In The Times obituary for Philip Roth this morning, hundreds of words about sex, masturbation, bad marriages, the grump he was and thumbnails of various not so great Roth novels I’ve not read. And then a passing mention of , but no words about, American Pastoral, the novel that made me realise Philip Roth was a great writer. Mingled yarn thoughts arise about our lives and our judgements.
Roth was of a generation which perhaps in retrospect was rightly anxious about the changing place of women in the human universe. Contraception in the form of a pill under women’s own control changed everything. Those guys were right to be worried: Mrs wasn’t going to stay home and cooks gefilte fish from now on. Philip Roth said his mother, who worked as a secretary ‘raised housekeeping to an art form’. There were generations of women behind that art form (an art form I’ve not practised much, though increasingly begin to value. Need to think about this another time). But in the 1950s, 1960s, the patriarchy, as we called it when I was a radical young feminist in 1976 though now I think we might have called it human biology or history, was beginning to teeter towards extinction. Whatever it was that left women and children in the cave or picking berries when men went hunting, it really couldn’t, or simply didn’t, begin to change until women had control of their own reproduction. Now, there are Dads changing nappies everywhere, non-gendered pronouns (how I longed for them in my mid-twenties!) women running a few bits of the army and banks, men in high heels and lipstick and yet – to my mind, unfortunately – more woman-violating pornography than ever before. We’re in the thick of revolution and it’s not over yet. But, back to Philip Roth.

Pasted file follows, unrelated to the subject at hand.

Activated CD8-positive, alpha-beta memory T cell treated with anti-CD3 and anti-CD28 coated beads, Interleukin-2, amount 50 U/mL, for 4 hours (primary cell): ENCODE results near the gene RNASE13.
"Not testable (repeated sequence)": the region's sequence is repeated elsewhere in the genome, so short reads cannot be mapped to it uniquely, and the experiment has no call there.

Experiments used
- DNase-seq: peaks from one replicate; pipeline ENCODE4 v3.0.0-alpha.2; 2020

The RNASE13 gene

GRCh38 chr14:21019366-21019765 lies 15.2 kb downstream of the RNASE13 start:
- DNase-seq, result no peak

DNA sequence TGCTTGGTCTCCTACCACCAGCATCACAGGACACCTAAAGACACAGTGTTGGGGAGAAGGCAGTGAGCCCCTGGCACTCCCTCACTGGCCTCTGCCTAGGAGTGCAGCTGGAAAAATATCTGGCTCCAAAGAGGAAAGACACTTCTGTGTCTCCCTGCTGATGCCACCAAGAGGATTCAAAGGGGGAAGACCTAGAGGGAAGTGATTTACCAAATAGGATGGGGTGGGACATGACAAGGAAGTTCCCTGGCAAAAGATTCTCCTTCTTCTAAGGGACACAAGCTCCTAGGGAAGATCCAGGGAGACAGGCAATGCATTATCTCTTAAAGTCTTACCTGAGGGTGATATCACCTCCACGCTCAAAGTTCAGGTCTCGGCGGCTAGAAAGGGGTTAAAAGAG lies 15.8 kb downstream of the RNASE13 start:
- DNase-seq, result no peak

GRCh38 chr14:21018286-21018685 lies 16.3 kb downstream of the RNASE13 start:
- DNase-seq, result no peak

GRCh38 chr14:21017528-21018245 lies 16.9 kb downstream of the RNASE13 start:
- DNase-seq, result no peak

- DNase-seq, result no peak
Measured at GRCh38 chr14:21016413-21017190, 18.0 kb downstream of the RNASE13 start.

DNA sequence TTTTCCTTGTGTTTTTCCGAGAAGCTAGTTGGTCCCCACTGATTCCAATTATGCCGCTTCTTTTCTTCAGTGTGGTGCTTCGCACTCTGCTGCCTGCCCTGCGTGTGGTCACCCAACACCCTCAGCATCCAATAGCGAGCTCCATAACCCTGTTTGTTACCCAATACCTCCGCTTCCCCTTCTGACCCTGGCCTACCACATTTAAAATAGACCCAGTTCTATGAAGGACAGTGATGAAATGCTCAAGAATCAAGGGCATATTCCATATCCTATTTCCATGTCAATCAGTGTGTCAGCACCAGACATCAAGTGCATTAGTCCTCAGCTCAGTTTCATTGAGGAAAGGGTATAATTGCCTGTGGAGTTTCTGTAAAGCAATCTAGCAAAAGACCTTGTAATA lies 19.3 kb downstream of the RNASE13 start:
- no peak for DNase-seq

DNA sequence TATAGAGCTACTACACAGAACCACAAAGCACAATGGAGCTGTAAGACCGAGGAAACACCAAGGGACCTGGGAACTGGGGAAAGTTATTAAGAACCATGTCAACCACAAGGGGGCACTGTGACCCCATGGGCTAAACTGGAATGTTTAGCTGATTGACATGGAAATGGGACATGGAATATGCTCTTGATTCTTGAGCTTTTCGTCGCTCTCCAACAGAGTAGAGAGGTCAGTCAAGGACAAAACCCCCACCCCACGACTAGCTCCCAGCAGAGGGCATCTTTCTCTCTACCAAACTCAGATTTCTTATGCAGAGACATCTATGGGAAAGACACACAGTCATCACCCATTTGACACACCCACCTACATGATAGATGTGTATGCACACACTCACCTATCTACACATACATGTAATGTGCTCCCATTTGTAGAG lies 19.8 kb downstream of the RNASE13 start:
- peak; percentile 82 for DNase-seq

It was the maleness that put me off: I could never face Portnoy’s Complaint, though I heard it was funny. That obsessed-but-begrudging enslavement to women was an unhappy part of those great New York Jewish writers – Saul Bellow, Bernard Malamud – who came just before Roth. They had some good stuff, oh, lovely caring humane books, but you had to hurry past all that not so good weirdness about wanting but fearing the wanting of women. Roth always seemed even more like that. Until I read American Pastoral.
I don’t make a political judgement about this anymore. I see the colours and think I think, that’s what they are/were. That was true about them. And I look for the good stuff. As you might do with a person. Our bad stuff is there, and you have to take it on sometimes, but a lot of the time you have to work round it or take no notice. You look for the good, notice the good.
The good in American Pastoral? Big. Sad. Painful. Sprawling, and perhaps, as The Times obituarist says, ‘seemingly careless of the fundamentals of organisation’, though I didn’t notice that. This novel kept me up at night when I first read it. I woke my husband saying, ‘listen to this sentence… he’s writing like George Eliot.’
‘No, he’s not’ said partner and went back to sleep.
But there was something magnificent, grand, going on. It was a sort of modern american rewrite of Paradise Lost. Everything starts off fine and then goes horribly wrong. Then you get the thistles and bringing forth children in labour and the tower of Babel.